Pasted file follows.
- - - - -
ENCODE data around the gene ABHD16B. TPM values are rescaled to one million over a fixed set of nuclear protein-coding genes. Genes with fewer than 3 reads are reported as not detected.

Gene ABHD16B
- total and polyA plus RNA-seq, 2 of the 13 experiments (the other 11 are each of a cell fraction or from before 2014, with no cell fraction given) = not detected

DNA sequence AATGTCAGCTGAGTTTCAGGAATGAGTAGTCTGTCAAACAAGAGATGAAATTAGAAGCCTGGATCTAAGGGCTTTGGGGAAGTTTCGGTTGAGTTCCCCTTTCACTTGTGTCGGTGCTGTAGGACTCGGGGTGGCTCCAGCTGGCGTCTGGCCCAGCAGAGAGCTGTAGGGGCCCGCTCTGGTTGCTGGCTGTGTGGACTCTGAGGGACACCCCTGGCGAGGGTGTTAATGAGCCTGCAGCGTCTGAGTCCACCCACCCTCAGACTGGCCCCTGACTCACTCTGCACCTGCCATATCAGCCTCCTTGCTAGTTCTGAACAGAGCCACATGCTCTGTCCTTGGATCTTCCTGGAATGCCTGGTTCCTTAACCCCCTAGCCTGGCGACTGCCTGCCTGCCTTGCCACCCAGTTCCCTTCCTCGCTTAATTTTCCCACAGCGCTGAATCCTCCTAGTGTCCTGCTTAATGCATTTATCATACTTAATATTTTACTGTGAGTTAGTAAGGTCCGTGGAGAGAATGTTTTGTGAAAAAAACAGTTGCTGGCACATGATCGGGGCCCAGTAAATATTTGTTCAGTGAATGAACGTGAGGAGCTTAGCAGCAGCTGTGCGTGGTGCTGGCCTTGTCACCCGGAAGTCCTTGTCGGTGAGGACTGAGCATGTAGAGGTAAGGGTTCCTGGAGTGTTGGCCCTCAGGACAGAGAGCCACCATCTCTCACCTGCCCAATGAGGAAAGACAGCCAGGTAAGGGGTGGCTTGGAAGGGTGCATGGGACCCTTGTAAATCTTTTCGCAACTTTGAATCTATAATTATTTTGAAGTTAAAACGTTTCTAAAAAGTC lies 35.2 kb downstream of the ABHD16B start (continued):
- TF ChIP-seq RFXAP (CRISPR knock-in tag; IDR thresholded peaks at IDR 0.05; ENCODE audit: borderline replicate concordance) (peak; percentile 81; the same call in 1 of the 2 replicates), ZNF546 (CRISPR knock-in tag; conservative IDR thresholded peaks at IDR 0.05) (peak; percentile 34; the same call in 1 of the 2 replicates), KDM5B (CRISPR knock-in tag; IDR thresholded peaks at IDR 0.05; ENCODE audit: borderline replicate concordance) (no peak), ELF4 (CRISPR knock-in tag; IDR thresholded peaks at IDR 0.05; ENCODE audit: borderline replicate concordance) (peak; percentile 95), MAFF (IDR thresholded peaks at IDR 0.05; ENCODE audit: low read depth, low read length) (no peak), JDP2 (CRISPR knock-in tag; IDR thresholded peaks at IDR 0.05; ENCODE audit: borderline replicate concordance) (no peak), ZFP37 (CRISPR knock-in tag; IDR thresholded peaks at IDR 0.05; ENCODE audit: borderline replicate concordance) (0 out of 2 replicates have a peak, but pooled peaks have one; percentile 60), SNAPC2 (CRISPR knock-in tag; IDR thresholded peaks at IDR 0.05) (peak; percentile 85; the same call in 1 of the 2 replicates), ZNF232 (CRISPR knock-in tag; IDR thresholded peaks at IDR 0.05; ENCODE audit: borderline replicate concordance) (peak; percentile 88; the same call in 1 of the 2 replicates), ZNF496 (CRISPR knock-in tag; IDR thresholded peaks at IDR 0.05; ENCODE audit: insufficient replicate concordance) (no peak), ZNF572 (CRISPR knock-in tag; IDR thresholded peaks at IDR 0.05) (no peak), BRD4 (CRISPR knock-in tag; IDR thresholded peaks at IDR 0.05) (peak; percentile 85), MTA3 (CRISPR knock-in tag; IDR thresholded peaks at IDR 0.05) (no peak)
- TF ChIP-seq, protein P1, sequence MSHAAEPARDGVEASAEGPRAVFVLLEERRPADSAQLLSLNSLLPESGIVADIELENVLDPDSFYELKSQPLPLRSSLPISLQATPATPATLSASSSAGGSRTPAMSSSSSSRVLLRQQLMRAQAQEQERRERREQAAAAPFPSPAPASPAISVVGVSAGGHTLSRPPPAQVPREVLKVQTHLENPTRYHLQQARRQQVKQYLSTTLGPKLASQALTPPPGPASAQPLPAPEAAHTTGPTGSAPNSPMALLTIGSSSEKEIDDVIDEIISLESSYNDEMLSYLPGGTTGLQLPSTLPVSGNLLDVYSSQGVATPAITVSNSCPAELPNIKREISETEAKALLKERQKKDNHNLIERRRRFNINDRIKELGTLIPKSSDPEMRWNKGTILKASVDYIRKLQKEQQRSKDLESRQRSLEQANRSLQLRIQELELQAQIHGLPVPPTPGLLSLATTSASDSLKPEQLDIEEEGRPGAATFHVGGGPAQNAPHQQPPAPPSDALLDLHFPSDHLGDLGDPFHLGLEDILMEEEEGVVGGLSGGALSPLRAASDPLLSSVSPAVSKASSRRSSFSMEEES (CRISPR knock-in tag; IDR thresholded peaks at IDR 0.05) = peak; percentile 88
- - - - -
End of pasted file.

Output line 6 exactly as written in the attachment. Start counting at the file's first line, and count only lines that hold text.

- TF ChIP-seq, protein P1, sequence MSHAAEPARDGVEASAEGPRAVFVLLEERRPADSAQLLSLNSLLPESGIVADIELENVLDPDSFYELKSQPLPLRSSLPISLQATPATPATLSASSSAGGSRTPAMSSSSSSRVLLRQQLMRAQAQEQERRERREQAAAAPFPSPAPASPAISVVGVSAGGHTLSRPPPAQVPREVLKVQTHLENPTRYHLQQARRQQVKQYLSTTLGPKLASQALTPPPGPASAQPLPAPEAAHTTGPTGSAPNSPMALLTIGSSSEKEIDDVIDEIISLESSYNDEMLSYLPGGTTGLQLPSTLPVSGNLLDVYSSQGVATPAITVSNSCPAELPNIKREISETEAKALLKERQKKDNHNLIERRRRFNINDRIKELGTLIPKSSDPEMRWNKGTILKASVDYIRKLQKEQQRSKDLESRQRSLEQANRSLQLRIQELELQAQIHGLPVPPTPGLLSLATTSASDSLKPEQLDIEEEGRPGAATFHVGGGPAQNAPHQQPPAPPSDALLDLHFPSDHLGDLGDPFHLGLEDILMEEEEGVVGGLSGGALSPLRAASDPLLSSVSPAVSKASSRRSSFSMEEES (CRISPR knock-in tag; IDR thresholded peaks at IDR 0.05) = peak; percentile 88